An agreement announced on Monday between the state of Michigan and Enbridge, which operates a pipeline critical to the ongoing operations of Sarnia area industry, has eased concerns over a potential disruption in the supply of crude oil and natural gas liquids (NGL) to the area.
Enbridge has agreed to replace the section of the pipeline (referred to as Line 5) that runs under the St. Clair River, although the timing of that construction is not yet known.
Ken Hall, a Sarnia-based spokesperson for Enbridge, said a scope of work will be required before plans are submitted to the Canadian federal government. Only when that occurs can an accurate timeline of the work be determined.
In the agreement to replace the St. Clair River portion of Line 5, Enbridge will use horizontal directional drilling, an option that will also be assessed as part of a study involving twin pipeline sections that cross the Straits of Mackinac.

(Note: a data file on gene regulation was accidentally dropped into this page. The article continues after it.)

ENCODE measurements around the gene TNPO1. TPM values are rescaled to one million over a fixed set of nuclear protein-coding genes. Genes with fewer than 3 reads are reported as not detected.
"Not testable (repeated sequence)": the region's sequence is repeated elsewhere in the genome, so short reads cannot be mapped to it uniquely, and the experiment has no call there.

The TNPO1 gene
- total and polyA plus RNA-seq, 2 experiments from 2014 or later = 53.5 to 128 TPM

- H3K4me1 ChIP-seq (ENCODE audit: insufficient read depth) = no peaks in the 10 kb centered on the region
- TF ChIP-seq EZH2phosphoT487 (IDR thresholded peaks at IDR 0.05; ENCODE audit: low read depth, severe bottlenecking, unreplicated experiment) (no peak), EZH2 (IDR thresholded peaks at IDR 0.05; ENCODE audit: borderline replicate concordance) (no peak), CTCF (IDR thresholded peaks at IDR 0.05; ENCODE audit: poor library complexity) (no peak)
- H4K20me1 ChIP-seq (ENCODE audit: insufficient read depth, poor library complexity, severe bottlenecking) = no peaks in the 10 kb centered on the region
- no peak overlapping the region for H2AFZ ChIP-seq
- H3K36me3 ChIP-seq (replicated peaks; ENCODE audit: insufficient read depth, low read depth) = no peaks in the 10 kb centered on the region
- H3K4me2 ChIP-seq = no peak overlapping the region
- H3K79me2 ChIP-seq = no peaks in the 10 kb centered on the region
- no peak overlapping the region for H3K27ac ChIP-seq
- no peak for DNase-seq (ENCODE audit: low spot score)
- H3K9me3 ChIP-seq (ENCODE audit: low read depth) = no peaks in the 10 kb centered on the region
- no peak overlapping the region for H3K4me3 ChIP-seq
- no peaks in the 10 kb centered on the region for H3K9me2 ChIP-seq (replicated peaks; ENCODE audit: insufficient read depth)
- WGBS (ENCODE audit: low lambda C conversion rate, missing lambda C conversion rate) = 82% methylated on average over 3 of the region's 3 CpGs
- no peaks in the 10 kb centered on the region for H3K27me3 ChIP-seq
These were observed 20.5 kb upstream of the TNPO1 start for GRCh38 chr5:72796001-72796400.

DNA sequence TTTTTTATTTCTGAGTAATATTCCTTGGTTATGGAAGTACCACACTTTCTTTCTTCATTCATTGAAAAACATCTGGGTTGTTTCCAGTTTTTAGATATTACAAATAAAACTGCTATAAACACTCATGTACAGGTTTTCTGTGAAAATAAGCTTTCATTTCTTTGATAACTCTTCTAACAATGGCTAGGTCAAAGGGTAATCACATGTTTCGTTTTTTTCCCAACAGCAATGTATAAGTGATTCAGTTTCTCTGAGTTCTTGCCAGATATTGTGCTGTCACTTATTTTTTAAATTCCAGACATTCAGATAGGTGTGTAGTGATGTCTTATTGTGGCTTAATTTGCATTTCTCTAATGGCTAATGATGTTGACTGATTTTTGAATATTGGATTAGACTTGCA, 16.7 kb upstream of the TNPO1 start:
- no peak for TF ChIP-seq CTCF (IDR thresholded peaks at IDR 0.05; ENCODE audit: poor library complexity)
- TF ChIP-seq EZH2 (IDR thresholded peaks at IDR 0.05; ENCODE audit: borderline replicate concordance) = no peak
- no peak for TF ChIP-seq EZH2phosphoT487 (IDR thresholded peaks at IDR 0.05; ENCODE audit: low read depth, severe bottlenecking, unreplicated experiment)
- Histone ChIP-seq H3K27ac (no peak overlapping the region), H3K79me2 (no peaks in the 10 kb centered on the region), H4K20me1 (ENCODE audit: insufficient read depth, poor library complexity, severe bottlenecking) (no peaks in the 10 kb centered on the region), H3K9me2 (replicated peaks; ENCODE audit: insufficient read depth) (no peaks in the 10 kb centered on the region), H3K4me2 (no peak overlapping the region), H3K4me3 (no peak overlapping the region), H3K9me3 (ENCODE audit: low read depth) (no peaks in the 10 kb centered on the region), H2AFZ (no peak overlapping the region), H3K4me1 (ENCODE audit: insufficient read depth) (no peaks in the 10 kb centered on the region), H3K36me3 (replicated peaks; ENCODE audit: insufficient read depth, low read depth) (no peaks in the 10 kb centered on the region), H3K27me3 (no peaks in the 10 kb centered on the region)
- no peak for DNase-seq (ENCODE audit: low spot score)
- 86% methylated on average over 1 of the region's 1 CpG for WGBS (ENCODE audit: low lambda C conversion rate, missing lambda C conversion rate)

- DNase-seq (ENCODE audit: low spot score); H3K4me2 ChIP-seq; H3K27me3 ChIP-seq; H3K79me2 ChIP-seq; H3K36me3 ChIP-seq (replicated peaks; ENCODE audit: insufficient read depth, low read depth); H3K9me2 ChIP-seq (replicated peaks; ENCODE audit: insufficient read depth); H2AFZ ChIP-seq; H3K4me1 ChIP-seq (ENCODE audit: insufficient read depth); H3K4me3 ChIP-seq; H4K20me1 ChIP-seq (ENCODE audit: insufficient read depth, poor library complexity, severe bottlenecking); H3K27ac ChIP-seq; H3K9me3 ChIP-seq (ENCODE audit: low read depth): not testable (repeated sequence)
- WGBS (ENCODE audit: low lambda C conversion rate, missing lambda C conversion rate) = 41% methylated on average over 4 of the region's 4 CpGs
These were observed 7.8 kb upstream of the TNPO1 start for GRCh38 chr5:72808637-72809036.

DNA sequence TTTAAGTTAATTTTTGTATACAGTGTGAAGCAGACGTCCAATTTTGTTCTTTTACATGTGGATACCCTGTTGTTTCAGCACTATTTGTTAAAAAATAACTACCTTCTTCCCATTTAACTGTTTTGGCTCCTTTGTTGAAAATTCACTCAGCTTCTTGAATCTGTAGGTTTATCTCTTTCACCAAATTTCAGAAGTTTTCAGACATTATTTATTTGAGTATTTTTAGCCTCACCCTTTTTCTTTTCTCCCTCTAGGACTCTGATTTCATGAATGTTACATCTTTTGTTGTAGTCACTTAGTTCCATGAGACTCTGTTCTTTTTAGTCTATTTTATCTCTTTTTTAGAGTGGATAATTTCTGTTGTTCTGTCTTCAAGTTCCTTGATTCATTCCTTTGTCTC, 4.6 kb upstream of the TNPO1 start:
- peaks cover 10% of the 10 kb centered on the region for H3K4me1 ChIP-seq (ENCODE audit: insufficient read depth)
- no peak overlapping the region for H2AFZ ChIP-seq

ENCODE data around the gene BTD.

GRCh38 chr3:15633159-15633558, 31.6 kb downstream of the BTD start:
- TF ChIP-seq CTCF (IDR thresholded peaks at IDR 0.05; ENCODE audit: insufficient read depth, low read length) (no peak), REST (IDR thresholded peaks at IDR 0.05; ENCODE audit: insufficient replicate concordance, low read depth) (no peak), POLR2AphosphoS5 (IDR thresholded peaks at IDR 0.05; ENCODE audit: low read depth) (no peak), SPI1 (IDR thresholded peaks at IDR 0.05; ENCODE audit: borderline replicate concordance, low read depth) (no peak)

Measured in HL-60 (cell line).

Enbridge has until June 2018 to study horizontal directional drilling as well as two other choices, one being the digging of a tunnel in which the two pipelines would be inserted and the third being the digging of a trench. Under that option, the pipeline sections would be placed into the trench.
While Enbridge asserts that its Line 5 pipeline is safe, it acknowledges that “our internal technical studies and understanding haven’t translated well into reassuring the public or Michigan leaders about the ongoing safe operation of Line 5. We apologize if our actions sometimes have created confusion.”
The company has agreed that it would temporarily shut down the operation of Line 5 when adverse weather conditions create sustained waves higher than eight feet in the Straits.
Enbridge has also said it would put into place additional safety measures to further mitigate a potential anchor strike from boats in the Straits.